Most of the frequently asked questions that relate to Exclusive Right to Sell contracts are not able to be answered with a universal answer. When it comes to the length of the listing agreement, every real estate agent will have a different preferred length. One thing to keep in mind when asking about the length of a listing agreement is the average days on the market. If the average days on the market in your local real estate market are 75, a 90-day listing agreement may not be enough.
Commission is negotiable, period. Don’t let any Realtor tell you otherwise.
That being said, as the saying goes “you get what you pay for,” often is true when it comes to real estate. In Georgia, the commission rate is typically 6-7%. The commission is split evenly between the listing and selling brokerages. The agents do not receive their commissions until their brokerages, and the MLS’s are paid. So, the individual agents who sell your house, do not receive the entire commission split.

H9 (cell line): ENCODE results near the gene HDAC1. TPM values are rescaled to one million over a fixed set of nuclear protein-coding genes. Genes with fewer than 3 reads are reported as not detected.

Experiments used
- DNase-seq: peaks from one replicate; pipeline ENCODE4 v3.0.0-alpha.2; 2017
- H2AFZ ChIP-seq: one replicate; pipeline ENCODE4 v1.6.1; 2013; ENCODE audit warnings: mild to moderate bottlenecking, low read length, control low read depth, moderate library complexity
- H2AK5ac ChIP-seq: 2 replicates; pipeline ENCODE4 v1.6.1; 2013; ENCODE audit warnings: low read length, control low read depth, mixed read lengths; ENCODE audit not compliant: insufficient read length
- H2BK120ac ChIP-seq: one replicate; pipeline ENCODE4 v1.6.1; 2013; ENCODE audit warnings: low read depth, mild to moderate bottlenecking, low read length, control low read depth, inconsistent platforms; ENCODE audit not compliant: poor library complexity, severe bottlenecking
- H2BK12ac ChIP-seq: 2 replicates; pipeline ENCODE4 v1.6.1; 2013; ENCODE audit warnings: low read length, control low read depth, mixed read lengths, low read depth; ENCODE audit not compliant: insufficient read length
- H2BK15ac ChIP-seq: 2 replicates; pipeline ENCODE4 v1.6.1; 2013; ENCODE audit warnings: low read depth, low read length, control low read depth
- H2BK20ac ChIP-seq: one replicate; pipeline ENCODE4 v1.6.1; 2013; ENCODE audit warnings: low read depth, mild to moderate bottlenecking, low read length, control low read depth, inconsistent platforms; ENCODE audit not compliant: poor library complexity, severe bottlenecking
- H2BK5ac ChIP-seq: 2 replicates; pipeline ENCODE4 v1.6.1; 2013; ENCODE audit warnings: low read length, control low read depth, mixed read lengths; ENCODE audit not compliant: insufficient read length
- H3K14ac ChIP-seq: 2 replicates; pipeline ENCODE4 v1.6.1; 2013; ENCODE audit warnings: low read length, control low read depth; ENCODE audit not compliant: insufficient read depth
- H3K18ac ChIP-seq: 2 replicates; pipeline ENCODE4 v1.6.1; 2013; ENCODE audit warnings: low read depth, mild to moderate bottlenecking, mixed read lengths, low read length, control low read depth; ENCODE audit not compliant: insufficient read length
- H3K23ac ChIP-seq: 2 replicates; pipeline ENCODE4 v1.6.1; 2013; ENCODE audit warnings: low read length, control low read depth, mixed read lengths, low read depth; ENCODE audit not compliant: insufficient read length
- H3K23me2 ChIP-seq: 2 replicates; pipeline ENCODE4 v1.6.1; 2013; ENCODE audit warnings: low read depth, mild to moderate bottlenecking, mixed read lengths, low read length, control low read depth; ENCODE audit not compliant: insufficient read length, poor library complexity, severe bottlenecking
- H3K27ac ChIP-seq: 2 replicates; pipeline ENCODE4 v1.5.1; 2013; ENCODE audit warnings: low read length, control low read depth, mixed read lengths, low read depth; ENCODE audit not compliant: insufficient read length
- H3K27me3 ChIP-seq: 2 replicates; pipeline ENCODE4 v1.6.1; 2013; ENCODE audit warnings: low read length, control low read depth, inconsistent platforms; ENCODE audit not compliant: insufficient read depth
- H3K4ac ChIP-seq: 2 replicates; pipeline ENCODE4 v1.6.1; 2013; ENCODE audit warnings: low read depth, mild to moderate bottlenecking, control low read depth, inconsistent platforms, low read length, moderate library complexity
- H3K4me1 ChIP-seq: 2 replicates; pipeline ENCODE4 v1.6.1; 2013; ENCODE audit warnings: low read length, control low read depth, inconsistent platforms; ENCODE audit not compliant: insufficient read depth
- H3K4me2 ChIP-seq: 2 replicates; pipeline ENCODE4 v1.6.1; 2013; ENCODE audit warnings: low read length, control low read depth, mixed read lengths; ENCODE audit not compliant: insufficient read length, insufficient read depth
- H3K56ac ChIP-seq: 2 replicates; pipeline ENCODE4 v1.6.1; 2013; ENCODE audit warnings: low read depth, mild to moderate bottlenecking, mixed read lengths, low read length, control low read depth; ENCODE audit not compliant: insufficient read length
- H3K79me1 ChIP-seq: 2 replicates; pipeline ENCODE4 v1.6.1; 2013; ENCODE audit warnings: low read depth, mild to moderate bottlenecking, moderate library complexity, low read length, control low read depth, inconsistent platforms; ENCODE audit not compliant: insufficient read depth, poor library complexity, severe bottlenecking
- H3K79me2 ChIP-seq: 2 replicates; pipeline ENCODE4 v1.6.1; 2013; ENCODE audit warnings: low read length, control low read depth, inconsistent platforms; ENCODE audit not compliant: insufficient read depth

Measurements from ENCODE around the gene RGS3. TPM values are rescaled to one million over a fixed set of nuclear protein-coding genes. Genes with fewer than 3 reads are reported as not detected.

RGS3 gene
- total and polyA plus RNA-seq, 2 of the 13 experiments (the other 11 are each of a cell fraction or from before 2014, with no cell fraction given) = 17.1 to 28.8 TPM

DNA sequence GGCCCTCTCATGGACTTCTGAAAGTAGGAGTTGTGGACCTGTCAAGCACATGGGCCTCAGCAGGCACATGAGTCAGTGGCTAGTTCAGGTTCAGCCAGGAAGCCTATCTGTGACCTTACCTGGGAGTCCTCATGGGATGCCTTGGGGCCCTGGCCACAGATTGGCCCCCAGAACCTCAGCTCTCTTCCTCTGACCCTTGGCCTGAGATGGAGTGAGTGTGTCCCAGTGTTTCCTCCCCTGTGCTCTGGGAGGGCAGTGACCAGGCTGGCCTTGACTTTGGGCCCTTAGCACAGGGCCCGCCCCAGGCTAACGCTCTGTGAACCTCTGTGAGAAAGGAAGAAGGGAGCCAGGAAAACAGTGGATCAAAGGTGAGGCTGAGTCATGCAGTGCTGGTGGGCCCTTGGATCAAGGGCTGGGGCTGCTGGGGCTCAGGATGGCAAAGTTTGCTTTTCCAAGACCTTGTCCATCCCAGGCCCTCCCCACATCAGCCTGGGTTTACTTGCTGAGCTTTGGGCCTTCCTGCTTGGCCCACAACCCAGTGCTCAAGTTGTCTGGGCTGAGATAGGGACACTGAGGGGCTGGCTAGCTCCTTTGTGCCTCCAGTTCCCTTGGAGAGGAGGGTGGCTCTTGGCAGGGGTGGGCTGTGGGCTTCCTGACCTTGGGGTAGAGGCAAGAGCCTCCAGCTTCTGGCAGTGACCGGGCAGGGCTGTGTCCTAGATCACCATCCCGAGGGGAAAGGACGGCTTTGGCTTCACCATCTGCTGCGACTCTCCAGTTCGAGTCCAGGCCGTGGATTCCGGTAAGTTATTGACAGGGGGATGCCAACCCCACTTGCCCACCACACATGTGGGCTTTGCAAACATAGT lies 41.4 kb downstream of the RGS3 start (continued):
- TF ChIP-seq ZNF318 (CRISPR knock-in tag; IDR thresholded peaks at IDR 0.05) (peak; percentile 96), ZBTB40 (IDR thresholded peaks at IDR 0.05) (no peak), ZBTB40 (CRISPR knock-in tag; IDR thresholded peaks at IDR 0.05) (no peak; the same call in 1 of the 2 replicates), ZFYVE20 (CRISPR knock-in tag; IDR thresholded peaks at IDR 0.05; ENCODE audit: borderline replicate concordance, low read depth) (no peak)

Consider this: If a Realtor accepts a lower commission, do you think they will negotiate aggressively on your behalf when it comes to the price? Also, if you were working for a reduced hourly wage from your “normal,” would you work as hard as you would normally? The answer is likely not.
Sellers need to understand that the Realtor who lists your home for sale – is the “listing and marketing agent” in the transaction. That agent has a lot of upfront costs involved in marketing your home to yield appropriate buyers. If that agent has no money to ultimately pay these expenses – your house won’t sell. Additionally, selling agents – the agents representing buyers — won’t show your house if the commission is less than the house for sale down the street. Choosing a Realtor based solely on the fact they accept the lowest commission amount is a top mistake made by home sellers when choosing a Realtor to sell their home.